Of adults older than 50 who have a shingles flare-up, 13% will develop postherpetic neuralgia. However, with early treatment from the experienced pain management team at Louisiana Pain Specialists, you can get relief from the often severe pain of postherpetic neuralgia. To learn more about their comprehensive care, call one of the offices in Kenner, Metairie, Laplace, Baton Rouge, Marrero, and New Orleans, Louisiana, or book an appointment online today.
Postherpetic neuralgia is a painful condition sometimes experienced after shingles. Shingles develop from the virus that causes chickenpox.
If you have chickenpox, the virus remains in your body and settles in nerves. The virus stays dormant for years until it suddenly reactivates and causes an excruciating red rash that follows the path of the nerve.
After the shingles rash clears up, you can continue to feel pain in the same area. This pain, called postherpetic neuralgia, arises from the nerves damaged by the viral infection.
Postherpetic neuralgia primarily causes pain lasting three months or longer after the shingles rash heals. The pain occurs in the same area where your rash appeared, often on one side of your body in a band that wraps around your trunk.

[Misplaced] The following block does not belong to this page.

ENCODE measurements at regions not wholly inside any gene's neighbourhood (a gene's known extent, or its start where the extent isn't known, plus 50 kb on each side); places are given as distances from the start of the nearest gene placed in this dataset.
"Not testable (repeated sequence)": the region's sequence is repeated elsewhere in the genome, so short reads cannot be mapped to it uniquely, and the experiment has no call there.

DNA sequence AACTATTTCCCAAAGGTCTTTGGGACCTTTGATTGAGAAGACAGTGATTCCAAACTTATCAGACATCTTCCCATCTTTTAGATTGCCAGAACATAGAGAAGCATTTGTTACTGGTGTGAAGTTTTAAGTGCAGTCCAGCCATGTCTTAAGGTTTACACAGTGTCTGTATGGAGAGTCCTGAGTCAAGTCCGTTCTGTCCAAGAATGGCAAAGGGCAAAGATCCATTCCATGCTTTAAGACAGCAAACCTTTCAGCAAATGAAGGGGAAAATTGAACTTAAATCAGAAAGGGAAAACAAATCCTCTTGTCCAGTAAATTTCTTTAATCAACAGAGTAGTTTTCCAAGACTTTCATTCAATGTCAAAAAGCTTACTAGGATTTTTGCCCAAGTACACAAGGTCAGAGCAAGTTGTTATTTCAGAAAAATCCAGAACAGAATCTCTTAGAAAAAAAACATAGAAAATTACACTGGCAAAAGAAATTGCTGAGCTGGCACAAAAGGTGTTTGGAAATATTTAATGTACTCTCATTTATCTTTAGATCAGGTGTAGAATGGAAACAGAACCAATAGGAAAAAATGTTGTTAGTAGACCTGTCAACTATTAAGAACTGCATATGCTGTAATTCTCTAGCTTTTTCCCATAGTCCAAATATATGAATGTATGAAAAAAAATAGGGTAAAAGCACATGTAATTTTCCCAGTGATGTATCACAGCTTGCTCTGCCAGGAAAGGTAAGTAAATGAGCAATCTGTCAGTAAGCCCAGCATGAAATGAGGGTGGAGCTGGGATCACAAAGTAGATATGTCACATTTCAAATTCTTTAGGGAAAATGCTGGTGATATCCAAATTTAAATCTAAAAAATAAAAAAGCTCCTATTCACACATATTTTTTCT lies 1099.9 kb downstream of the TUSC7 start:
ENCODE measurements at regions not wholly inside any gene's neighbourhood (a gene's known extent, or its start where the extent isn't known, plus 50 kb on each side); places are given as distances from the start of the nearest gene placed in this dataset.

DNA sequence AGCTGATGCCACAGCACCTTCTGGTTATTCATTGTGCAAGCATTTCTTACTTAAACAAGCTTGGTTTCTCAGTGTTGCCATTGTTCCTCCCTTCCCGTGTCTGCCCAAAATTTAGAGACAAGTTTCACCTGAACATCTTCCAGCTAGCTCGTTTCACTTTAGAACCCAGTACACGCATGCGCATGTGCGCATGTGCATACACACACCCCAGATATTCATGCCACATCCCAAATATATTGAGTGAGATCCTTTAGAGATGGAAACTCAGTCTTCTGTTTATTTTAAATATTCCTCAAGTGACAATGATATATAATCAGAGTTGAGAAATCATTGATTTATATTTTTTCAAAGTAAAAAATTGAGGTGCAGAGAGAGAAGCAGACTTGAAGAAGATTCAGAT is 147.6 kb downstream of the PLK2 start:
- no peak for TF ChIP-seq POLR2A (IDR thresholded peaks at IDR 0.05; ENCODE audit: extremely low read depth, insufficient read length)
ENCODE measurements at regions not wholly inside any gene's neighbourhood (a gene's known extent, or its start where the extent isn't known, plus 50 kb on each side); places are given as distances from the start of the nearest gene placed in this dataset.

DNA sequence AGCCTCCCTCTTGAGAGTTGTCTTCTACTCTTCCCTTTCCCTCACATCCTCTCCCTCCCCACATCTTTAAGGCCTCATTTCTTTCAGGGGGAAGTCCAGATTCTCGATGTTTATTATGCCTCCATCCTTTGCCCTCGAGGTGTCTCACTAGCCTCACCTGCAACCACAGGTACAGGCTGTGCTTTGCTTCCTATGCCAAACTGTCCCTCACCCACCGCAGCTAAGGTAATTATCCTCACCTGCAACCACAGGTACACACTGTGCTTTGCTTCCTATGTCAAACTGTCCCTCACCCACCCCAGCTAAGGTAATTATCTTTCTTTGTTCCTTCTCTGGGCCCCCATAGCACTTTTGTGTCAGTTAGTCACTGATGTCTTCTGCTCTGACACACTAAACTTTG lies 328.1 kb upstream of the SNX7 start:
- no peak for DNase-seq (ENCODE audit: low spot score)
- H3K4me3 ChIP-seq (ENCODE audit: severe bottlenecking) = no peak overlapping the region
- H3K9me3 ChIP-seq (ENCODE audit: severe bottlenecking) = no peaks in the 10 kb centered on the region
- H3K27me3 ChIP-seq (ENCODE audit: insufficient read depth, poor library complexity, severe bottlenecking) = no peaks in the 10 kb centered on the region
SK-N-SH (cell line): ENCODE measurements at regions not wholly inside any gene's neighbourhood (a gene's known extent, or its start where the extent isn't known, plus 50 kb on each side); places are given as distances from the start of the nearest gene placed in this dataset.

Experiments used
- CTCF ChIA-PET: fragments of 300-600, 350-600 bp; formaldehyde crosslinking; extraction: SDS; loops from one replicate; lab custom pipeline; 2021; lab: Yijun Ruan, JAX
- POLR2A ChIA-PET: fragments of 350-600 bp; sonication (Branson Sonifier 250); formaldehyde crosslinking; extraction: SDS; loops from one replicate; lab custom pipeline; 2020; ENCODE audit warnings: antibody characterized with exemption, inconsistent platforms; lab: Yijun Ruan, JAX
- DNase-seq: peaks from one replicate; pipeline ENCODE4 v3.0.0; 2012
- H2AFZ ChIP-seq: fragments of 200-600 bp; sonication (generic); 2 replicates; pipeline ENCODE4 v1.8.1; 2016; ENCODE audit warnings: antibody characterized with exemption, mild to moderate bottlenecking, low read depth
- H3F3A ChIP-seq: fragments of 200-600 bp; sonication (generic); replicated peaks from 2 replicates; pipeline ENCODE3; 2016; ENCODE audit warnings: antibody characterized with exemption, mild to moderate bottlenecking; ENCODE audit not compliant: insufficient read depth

You may feel a sharp, piercing, stabbing pain or a burning, aching type of pain. Along with pain, the area becomes highly sensitive to touch and temperature changes. Though not as common, the site may feel itchy or numb.
The team at Louisiana Pain Specialists takes a comprehensive and balanced approach to treating postherpetic neuralgia. Each person receives a tailored treatment plan drawn from pain-relieving options such as:
Topical creams containing capsaicin and lidocaine skin patches placed over the affected area can help reduce your pain.
Antidepressants do more than treat depression. They also relieve pain by balancing brain chemicals involved in the way your body perceives pain. As a result, your provider may prescribe a low-dose antidepressant even if you’re not depressed.
Anticonvulsant medications reduce pain by stabilizing the electrical activity in the damaged nerves.
When you get a nerve block, your provider injects an anesthetic combined with another medication. The drug provides immediate, short-term relief, while the other medicines deliver longer-lasting results. For example, they may inject medications that reduce nerve sensitivity to pain.
Spinal cord stimulation uses an implanted device to deliver small electrical impulses to precisely targeted nerves. The impulses block nerve transmission, so the pain signals don’t reach your brain. When your brain doesn’t get the message, your pain improves.
At the first sign of postherpetic neuralgia, Call Louisiana Pain Specialists or book an appointment online today.